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and he greatly aids the labors of the missionaries. An embassy of Island savages (from the Allumettes) visits the Hurons, attempting, but in vain, to incite them to an attack on the Iroquois. Brébeuf takes this opportunity to win, for himself and his brethren, the friendship of these Islanders,—giving them a canoe and other presents.

For the benefit of those of his brethren in France who desire to undertake missionary work in the Huron country, Brébeuf recounts the many perils of the journey hither, and the annoyances and dangers to which apostles of the faith are continually exposed among the savages; but he offers much encouragement and consolation to those who are willing, nevertheless, to brave all obstacles, and to devote themselves to the conversion of the natives.

The missionaries are compiling a grammar and dictionary of the Huron dialect; and Brébeuf devotes a chapter to the peculiarities of this tongue.

The second part of this Relation, is occupied by a minute account of "the beliefs, manners, and customs of the Hurons," their myths of Deity and creation; their notions regarding the nature of man's soul, and its condition after death; their worship of the sky, and of demons; their superstitions, and faith in dreams; their feasts and dances; their games, and the general habit of gambling. Then are described, at length, the tricks of medicine men; the national characteristics of the Huron tribes; their customs, both in peace and war; their councils and oratory; and, finally, their, solemn feast of the dead,―at which ghastly ceremony, once in twelve years, the corpses of all who have died during that time receive a public and common burial.

Brébeuf closes his account with an expression of much hope for the future success of their labors,mingled, however, with fear lest these savage neophytes may grow restive when placed under greater restrictions on their moral and social conduct, than have thus far seemed advisable to the cautious missionaries.

The translation of Brébeuf's portion of the Relation of 1636, contained in the present volume, was made by the late James McFie Hunter, M. A., of Barrie, Ont.

MADISON, WIS., October, 1897.

R. G. T.

XXVI (concluded)



Part I. (Le Jeune's own Relation) appeared in Volumes VIII., IX. The present installment, which closes the document, is Part II., consisting of Brébeuf's annual report on the Huron mission.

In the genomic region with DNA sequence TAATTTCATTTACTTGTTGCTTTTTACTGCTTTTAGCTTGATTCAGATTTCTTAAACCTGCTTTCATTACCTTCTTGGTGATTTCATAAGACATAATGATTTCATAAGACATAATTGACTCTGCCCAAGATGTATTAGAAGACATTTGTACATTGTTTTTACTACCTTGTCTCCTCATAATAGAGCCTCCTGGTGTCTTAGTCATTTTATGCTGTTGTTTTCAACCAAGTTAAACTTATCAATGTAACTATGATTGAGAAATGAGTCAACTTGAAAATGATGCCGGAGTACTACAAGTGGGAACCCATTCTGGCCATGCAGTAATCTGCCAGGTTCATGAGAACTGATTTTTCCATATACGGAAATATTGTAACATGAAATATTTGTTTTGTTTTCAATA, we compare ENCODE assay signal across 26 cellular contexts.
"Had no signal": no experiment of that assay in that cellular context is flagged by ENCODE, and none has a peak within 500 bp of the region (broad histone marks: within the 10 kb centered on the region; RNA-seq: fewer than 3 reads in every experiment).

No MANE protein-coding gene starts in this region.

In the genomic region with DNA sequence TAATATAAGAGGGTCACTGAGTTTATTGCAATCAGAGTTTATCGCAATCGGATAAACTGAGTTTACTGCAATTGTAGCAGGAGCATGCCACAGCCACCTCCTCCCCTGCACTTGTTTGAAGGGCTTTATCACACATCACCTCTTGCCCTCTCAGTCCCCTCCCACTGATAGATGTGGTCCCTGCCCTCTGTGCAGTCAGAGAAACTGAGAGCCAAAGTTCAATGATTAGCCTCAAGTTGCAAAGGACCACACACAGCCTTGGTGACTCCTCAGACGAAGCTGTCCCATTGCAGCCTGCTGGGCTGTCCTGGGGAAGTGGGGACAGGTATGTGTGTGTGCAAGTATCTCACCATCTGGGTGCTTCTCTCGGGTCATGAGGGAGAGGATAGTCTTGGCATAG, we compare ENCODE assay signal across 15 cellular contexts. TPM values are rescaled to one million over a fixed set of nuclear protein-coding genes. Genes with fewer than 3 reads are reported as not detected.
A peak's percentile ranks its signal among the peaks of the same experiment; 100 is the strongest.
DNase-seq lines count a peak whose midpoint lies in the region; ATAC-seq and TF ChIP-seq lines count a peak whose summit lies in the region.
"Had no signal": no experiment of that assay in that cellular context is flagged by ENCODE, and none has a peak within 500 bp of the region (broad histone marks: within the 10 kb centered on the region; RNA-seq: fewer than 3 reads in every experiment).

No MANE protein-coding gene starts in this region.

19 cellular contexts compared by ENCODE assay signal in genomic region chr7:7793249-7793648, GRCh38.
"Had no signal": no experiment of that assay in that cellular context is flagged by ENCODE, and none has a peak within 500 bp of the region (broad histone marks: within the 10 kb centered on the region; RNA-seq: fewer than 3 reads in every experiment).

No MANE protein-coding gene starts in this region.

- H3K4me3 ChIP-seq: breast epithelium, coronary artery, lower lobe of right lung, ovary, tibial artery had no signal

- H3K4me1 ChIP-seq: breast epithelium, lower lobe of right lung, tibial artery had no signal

[1] Relation de ce qui s'eft paffé dans le Pays des Hvrons en l'annee 1636.

Enuoyée à Kébec au R. P. Paul le Ieune Superieur de la Mission de la Compagnie de IEsvs, en la Nouuelle France.



Ayant appris, tant par vos lettres, que par

le recit des Peres, qui arriuerent heureusement l'an paffé, comme l'ancienne France brusle de tres-ardens defirs pour la Nouuelle; que nostre R. P. General cherit cette Miffion comme la prunelle de fes yeux; que le P. Prouincial s'y porte de tout fon cœur; que le feu est si grand dans nos Colleges, qu'il eft plus difficile d'appaifer les [2] larmes de ceux qu'on éconduit, & aufquels on refufe de nous venir ayder, que de trouuer des ouuriers; qu'vne infinité de perfonnes Relig[i]eufes & feculieres, offrent continuellement à Dieu leurs prieres & leurs vœux pour la conuerfion des pauures Barbares de tout ce pays, & qu'en la Maifon de Montmartre, fans parler des autres, il y a inceffamment nuict & iour vne Religieuse prosternée deuant le S. Sacrement, qui prie à ceste intention: Tout cela nous fait croire & efperer, que Dieu veut maintenant ouurir les threfors de fes graces & faueurs deffus ces pauures Peuples, & leur deffiller les yeux de l'ame pour cognoistre la verité. Car il n'inciteroit pas tant de deuotes perfonnes à demander, s'il n'auoit enuie de les exaucer: Ioint que nous fçauons que la peuplade de Kebec se va grande

[1] Relation of what occurred in the Country of the Hurons in the year 1636.

Sent to Kébec to Reverend Father Paul le Jeune, Superior of the Mission of the Society of Jesus, in New France.



Having learned from your letters, and from the statements of the Fathers who arrived here fortunately last year, how old France is burning with ardent desires for the New; that our Reverend Father General cherishes this Mission as the apple of his eye; that the Father Provincial is inclined to it with his whole heart; that the ardor in our Colleges is so great that it is more difficult to check the [2] tears of those who are turned away, and refused permission to come to our assistance, than to find those who will work; that a very great number of persons, Religious and secular, are continually offering their prayers and their vows to God for the conversion of the poor Barbarians of this whole country; and that in the House of Montmartre, not to speak of others, a Nun is prostrated night and day before the Holy Sacrament, praying for this result; all this makes us hope and believe that God will now open the treasures of his grace and favor upon these poor Peoples, and unseal the eyes of their souls to know the truth. For he would not incite so many devout persons to ask, if he had not the inclination to grant their prayers. Besides, we learn that the colony of Kebec is rapidly increasing, through the efforts

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